Last night, Roll Call’s Jessica Brady reported that Republicans are abandoning the ongoing pre-conference meetings about the National Defense Authorization Act (NDAA) out of fear that House Speaker Nancy Pelosi will insert a provision repealing Don’t Ask, Don’t Tell even if the Senate doesn’t include it in its version of the bill. In other words, the Republicans are sacrificing any opportunity to pass the NDAA and all of the pay increases and critical authorizations that with it because they’re are afraid of a provision that the Secretary of Defense has fully endorsed:
Senate Armed Services Chairman Carl Levin (D-Mich.) and ranking member John McCain (R-Ariz.) are in talks about how to move a defense authorization bill to the floor in the coming weeks. House Armed Services staff members, including Simmons, were also part of staff-level discussions to smooth out differences between the House and Senate bills in an effort to speed conference negotiations, McKeon spokesman Josh Holly said.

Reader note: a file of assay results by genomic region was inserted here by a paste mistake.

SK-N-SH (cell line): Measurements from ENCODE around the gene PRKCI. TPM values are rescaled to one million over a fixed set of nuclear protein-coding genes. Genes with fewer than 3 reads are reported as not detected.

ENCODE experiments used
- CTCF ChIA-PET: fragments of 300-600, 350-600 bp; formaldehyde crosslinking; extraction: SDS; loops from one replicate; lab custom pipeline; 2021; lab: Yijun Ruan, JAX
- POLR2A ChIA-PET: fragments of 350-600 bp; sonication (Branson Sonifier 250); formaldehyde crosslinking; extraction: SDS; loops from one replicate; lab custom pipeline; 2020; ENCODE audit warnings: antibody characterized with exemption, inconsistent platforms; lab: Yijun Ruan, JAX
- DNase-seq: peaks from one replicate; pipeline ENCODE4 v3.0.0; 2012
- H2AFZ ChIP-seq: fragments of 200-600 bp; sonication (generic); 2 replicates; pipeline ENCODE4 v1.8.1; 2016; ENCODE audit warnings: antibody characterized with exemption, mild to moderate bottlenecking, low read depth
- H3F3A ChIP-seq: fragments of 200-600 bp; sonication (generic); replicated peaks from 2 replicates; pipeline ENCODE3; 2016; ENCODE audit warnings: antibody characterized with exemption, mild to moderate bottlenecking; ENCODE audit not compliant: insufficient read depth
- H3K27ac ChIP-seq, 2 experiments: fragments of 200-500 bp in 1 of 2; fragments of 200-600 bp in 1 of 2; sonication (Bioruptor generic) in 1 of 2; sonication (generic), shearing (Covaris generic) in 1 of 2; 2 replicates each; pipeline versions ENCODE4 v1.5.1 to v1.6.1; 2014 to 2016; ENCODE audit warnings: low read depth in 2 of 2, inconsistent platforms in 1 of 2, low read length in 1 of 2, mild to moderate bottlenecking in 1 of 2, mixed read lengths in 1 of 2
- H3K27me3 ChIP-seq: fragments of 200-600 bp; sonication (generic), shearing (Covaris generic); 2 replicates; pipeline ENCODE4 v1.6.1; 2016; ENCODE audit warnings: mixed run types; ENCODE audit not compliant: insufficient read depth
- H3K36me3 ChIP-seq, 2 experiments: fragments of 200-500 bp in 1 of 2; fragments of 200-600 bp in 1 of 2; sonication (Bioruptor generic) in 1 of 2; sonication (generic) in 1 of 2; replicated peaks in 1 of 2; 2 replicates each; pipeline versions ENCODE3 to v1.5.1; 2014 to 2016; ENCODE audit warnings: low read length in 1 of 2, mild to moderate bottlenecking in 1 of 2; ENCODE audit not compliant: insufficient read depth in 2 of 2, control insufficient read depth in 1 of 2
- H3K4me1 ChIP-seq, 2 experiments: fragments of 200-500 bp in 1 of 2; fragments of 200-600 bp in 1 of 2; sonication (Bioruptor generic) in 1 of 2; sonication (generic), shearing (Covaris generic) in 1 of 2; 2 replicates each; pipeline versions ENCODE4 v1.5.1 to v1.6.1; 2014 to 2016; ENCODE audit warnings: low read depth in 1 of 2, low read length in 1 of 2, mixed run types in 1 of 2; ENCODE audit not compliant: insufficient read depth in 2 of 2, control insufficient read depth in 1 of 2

But without assurances from Pelosi’s office that the Speaker would not add repeal language back into the measure, House Republican staffers have fled those talks. [...]
According to Simmons’ e-mail, House Republicans fear Pelosi would still find a way to push the DADT repeal and abortion language even if the House considers a Senate-passed bill that is void of such language.
“The Speaker could simply create either a self-executing rule and re-attach DADT and abortion,” Simmons wrote to top staffers for Levin, McCain and House Armed Services Chairman Ike Skelton (D-Mo.). “Since the majority had the votes before, it is safe to assume this would again pass in the House. Thus the House would send it back to the Senate where it would likely pass with DADT repeal and abortions included.”
None of this of course bodes very well for passing the NDAA in the lame duck (with or without the repeal amendment). But what’s stunning is that the GOP — the very same party that just a couple of years ago demonized Democrats for not supporting the troops and placing social policy ahead of the needs of the military — is now ignoring the calls of the Secretary of Defense in order to avoid the possibility that gay people would serve openly and proudly in the military.